What Price Justice?

Linked to the 2001 anthrax attacks, Steven Hatfill has finally had his day in court.

You want a happy ending. You want to say that everything eventually worked, that the system got it right in the end, that the latest twist in the seven-year long anthrax attack saga is a turn for the better. Except you can't.

On June 27th former federal bioweapons researcher Steven Hatfill essentially won his dispute with a federal government that had suspected him of unleashing anthrax letters on America in the fall of 2001. While admitting no wrongdoing, the feds agreed to pay Hatfill $5.8 million. In other words, the feds admitted they screwed up. Big time.

This sounds like a victory, and it surely is for Hatfill, who was hounded by the FBI and identified by hapless Attorney General John Ashcroft as a "person of interest" in the case. But the bigger picture remains bleak.

Most striking is the fact that the masterminds behind bold acts of terrorism—Osama bin Laden and the anthrax killer—remain at large despite untold of amounts of blood and treasure spent to catch them. Moreover, the anthrax attacks, unlike the use of airliners as guided missiles, remains an eminently repeatable mode of mass mayhem. Authorities still do not know exactly how the deadly compound was formed, where, or by whom.

The investigative missteps in the anthrax case were huge and there is no sign that procedures have changed in such a way as to avoid repeat. In fact, counter-terrorism measures have only become more hair-trigger and susceptible to political or panicked influence from outside the immediate investigation.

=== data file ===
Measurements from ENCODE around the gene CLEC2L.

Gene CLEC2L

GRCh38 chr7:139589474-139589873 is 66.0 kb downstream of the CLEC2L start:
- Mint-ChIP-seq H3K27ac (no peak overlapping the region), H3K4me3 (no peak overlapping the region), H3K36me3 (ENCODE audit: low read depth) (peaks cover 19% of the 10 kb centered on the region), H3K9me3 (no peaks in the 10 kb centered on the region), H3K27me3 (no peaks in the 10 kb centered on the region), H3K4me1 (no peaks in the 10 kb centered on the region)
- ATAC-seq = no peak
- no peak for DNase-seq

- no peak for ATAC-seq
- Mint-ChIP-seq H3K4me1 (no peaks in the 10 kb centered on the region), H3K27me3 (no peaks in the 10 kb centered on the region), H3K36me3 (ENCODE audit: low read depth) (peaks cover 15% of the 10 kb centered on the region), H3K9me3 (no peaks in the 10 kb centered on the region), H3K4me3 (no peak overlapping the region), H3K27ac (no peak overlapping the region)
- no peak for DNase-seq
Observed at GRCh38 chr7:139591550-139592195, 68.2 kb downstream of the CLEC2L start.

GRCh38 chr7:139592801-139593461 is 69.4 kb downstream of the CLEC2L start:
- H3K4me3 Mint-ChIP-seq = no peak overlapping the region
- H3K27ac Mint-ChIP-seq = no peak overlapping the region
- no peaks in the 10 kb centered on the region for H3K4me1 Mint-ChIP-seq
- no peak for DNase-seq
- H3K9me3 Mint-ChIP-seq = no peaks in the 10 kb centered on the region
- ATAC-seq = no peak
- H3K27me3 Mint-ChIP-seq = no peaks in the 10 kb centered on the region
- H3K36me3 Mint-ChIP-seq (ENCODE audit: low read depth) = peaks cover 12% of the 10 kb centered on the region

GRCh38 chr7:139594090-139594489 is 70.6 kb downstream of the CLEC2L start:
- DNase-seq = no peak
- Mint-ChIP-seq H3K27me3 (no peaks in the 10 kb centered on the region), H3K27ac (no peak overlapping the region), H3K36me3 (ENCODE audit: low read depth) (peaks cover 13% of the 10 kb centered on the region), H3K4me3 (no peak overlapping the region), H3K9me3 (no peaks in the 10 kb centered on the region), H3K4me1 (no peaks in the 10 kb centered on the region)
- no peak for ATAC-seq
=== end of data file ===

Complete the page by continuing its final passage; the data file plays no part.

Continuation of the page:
Former FBI agent Brad Garrett, who was part of the original anthrax investigation, recently reflected on how top brass in D.C. tried to micromanage every step of the investigation. FBI Director Robert Mueller demanded and received daily briefings on the case, which predictably tried to convey "progress" even if the facts suggested otherwise. This, of course, is not investigation, but ass-covering.

Any semi-complex problem requires getting smart people together and then leaving them alone to solve it. Trust, it turns out, is a key investigative tool. But the FBI didn't trust itself or others in 2002 and there is little reason to believe that anything has changed.

Instead, the FBI turned from trust to fear, now the defining element in America's counter-terrorism toolkit—from shock-and-awe to waterboarding. Clumsy and obvious surveillance was maintained on Hatfill with hopes of cracking him. Then a wholly implausible circus of "anthrax alerting" bloodhounds was staged to further ratchet up the pressure. In all likelihood, the "results" of these dog sweeps were fabricated by the feds, then leaked to gullible reporters to further pressure Hatfill.

This mind-set does not look for evidence or leads, let alone the truth. Such activity is not investigative, but prosecutorial. Guilt has been decided, the only question is how to make the case. It is no coincidence that a unitary executive branch that claims the power to imprison without the need for independent review or verifiable evidence produced and sanctioned this approach in the anthrax case.

There are now several distinct possibilities in the anthrax mystery, all with backers on the Internet and elsewhere. One is that the feds have no clue who might have been responsible. This is possible, beyond depressing to consider. Disputes over whether the anthrax spores themselves were "weaponzied" took up an inordinate amount of investigative energy, perhaps allowing the killer to cover all tracks leading back to him or her.